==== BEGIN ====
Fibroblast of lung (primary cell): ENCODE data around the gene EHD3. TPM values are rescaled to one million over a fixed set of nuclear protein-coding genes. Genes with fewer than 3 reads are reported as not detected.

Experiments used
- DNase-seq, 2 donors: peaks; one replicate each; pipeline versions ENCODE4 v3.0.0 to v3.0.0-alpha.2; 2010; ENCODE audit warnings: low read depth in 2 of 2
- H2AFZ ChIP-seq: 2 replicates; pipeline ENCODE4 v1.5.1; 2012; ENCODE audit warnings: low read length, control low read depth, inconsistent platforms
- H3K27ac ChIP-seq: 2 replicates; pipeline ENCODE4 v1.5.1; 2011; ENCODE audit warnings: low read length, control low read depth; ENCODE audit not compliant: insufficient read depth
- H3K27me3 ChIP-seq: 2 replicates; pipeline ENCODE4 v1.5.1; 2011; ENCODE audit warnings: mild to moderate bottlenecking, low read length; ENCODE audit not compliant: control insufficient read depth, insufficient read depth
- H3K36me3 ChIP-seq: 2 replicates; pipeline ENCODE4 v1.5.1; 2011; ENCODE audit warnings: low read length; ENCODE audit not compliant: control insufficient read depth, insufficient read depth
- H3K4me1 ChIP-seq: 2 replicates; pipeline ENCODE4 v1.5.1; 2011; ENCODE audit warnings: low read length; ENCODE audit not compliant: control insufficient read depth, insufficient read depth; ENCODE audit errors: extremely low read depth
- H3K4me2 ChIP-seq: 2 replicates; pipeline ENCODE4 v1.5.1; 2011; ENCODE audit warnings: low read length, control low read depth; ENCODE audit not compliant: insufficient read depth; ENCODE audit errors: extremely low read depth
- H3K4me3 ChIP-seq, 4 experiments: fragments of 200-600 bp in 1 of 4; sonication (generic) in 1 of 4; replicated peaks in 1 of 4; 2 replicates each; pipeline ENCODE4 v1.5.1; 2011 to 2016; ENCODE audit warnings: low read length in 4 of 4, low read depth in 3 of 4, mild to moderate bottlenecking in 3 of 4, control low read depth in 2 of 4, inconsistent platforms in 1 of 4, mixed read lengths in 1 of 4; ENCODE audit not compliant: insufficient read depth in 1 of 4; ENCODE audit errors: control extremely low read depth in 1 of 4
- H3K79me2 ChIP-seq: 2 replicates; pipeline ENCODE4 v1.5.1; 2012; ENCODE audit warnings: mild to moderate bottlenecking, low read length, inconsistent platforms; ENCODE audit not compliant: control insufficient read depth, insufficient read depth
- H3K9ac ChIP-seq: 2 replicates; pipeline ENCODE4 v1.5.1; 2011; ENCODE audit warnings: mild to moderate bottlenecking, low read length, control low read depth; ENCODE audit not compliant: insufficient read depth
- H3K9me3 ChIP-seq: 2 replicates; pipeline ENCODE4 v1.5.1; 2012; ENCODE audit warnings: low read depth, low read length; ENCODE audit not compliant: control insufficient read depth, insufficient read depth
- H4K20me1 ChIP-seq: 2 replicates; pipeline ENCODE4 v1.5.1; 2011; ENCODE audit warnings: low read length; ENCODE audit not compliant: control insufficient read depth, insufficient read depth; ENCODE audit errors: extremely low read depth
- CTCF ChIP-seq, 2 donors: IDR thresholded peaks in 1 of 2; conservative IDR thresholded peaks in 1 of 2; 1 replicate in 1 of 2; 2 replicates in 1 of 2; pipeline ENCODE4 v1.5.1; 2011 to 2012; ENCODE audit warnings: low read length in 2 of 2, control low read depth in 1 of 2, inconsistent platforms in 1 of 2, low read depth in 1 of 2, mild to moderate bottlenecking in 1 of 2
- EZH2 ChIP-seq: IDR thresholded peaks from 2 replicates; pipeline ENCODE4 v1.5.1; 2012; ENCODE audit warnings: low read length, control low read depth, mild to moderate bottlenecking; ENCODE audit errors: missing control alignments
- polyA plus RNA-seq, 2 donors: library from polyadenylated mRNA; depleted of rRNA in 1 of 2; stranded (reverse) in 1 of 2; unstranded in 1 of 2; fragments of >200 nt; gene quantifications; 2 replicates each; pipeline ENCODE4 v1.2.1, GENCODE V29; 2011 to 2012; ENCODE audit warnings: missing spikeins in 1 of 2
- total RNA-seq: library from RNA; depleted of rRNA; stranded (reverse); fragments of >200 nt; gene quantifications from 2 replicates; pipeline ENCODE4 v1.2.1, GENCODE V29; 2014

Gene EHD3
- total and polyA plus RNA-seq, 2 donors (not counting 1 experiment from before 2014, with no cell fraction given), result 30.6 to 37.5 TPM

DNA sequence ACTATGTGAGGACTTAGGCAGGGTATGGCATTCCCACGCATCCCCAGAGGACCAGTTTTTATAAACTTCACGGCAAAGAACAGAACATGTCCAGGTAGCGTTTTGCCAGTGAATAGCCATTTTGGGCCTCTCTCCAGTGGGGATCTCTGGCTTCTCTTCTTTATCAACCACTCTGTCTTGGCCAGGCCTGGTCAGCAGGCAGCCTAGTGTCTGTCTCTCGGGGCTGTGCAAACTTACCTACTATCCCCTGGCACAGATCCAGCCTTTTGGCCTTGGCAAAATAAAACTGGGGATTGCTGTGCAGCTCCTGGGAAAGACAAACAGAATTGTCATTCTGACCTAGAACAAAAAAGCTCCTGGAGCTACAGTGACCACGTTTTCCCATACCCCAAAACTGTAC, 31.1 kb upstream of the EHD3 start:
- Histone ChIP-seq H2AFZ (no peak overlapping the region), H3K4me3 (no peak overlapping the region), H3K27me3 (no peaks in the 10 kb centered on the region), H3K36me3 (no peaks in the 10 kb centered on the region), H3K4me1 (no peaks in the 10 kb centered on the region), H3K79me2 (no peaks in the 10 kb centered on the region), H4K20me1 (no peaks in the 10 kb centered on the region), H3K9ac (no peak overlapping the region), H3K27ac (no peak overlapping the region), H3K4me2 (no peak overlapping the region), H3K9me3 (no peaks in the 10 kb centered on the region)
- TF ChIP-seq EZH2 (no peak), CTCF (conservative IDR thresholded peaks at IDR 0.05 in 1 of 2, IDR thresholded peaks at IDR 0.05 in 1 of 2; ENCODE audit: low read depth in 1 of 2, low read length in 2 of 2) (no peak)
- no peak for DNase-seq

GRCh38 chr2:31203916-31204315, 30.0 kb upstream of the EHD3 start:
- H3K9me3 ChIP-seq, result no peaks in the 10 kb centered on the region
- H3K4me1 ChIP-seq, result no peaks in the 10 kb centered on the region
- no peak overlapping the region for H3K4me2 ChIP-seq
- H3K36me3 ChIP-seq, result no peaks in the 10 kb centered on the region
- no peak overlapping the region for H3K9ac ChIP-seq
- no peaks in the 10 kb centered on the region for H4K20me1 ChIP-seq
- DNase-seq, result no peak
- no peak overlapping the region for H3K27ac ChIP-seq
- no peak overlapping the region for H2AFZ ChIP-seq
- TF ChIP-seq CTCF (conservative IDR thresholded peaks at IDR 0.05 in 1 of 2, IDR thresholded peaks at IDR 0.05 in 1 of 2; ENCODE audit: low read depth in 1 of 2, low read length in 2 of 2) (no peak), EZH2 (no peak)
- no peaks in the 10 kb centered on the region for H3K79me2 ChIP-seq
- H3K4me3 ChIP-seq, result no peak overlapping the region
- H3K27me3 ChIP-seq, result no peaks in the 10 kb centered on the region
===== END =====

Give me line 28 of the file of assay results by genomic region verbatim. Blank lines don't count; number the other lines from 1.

- no peak overlapping the region for H3K4me2 ChIP-seq